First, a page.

note: a National Security Council serves as an advisory body to the government composed of top military and cabinet officials and presided over by the president
cabinet: Council of Ministers appointed by the president on the nomination of the prime minister
head of government: Prime Minister Recep Tayyip ERDOGAN (14 March 2003)
election results: Ahmed Necdet SEZER elected president on the third ballot; percent of National Assembly vote - 60%
note: president must have a two-thirds majority of the National Assembly on the first two ballots and a simple majority on the third ballot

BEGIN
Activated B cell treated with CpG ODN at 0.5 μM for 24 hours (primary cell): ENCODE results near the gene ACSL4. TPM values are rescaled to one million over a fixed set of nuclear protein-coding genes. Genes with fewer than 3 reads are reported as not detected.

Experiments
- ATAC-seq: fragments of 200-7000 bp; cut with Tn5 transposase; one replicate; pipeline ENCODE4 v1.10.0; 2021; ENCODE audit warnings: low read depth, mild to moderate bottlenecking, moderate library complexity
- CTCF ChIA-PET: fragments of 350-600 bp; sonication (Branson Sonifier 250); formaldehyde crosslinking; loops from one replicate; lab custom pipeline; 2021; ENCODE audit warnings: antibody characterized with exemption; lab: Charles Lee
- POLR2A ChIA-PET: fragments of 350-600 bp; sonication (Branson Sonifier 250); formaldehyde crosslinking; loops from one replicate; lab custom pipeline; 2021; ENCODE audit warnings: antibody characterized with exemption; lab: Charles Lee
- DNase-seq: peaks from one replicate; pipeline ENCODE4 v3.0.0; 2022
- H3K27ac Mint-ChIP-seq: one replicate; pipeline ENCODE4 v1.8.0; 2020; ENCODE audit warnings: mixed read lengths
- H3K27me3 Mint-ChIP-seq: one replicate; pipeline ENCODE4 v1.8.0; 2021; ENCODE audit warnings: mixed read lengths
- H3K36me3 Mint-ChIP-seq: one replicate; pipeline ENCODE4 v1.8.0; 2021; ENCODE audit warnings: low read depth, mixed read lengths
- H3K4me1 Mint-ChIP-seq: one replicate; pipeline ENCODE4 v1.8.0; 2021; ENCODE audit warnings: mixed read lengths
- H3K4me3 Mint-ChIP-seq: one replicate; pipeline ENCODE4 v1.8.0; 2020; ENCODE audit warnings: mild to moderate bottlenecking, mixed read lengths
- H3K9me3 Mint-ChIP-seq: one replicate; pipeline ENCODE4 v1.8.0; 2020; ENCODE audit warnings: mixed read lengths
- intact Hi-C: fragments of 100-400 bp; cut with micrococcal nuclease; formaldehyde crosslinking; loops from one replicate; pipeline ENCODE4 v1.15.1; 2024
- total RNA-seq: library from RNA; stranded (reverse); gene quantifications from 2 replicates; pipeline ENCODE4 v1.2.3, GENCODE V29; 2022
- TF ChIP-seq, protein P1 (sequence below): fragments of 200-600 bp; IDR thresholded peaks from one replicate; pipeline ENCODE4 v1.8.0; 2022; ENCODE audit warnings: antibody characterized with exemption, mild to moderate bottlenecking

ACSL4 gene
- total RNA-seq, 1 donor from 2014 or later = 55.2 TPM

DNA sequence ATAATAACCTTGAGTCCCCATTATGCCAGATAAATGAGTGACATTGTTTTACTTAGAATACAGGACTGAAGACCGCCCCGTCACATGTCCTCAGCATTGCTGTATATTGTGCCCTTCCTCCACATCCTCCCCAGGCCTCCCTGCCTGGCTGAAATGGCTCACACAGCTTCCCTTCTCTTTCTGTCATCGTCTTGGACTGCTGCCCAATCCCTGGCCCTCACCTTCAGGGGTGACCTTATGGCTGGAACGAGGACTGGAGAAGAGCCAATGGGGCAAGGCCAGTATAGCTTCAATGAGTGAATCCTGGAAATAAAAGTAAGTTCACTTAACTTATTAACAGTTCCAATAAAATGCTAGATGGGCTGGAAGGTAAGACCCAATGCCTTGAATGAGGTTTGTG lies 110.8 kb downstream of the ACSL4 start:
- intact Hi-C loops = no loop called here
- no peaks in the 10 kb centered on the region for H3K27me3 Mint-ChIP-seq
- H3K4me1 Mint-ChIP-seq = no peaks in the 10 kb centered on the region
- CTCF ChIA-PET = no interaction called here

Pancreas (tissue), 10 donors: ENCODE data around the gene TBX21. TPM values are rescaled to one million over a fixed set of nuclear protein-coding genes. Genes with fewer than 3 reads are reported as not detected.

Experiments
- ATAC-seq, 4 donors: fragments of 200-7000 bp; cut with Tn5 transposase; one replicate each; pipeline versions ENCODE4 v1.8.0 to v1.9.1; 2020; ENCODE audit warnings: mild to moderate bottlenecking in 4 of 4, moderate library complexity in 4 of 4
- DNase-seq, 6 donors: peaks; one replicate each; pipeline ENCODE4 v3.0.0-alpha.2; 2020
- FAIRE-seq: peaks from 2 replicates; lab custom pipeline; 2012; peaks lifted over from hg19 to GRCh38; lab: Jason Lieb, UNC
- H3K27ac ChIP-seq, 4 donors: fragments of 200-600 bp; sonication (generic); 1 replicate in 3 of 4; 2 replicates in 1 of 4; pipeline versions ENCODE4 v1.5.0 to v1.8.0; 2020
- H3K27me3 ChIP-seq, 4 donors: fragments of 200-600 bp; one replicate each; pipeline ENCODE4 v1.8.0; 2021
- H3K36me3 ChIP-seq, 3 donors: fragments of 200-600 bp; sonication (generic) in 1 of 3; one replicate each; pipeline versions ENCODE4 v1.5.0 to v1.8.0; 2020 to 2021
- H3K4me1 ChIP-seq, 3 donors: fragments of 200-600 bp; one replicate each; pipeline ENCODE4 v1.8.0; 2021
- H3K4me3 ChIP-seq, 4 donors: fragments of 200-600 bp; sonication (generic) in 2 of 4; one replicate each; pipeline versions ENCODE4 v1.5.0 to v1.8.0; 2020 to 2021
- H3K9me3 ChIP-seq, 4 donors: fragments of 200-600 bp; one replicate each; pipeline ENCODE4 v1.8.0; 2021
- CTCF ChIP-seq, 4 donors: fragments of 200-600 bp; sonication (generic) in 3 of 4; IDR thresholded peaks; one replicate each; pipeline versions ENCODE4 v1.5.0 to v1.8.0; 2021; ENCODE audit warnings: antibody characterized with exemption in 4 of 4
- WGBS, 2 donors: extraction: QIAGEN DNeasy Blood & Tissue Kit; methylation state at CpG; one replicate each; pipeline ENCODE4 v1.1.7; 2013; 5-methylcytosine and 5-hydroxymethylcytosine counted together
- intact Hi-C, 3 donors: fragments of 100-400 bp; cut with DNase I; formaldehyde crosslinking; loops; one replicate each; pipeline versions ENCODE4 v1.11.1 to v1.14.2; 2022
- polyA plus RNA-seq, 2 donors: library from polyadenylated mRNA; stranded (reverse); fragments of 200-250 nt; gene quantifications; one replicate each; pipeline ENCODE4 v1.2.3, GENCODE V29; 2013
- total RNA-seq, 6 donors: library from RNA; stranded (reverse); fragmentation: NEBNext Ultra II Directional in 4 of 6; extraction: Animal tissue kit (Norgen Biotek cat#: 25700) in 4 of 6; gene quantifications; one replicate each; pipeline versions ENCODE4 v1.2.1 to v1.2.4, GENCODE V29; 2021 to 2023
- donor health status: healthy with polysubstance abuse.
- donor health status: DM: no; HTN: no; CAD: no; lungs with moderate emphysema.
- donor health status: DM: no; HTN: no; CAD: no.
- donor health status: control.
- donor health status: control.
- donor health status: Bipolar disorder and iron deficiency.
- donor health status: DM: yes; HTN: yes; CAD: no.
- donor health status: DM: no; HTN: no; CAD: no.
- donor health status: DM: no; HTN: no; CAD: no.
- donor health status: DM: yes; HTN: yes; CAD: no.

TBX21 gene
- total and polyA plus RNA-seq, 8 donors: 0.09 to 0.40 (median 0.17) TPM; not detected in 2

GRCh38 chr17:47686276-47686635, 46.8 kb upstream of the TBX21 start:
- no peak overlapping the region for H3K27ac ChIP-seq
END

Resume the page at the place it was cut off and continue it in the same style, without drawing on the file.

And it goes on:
Legislative branch:
unicameral Grand National Assembly of  Turkey or Turkiye Buyuk Millet Meclisi (550 seats; members are elected by popular vote to serve five-year terms)
elections: last held 3 November 2002 (next to be held NA 2007); note - a special rerun of the General Election in the province of Siirt on 9 March 2003 resulted in the election of Recep Tayyip ERDOGAN to a seat in parliament, a prerequisite for becoming prime minister on 13 March 2003
election results: percent of vote by party - AKP 34.3%, CHP 19.4%, DYP 9.6%, MHP 8.3%, ANAP 5.1%, DSP 1.1%, and others; seats by party - AKP 363, CHP 178, independents 9; note - parties surpassing the 10% threshold are entitled to parliamentary seats; seats by party as of 15 October 2003 - AKP 368, CHP 175, DYP 3, LDP 1, independents 3
Judicial branch:
Constitutional Court (judges are appointed by the president); Court of Appeals and Council of State (judges are elected by the Supreme Council of Judges and Prosecutors)
Political parties and leaders: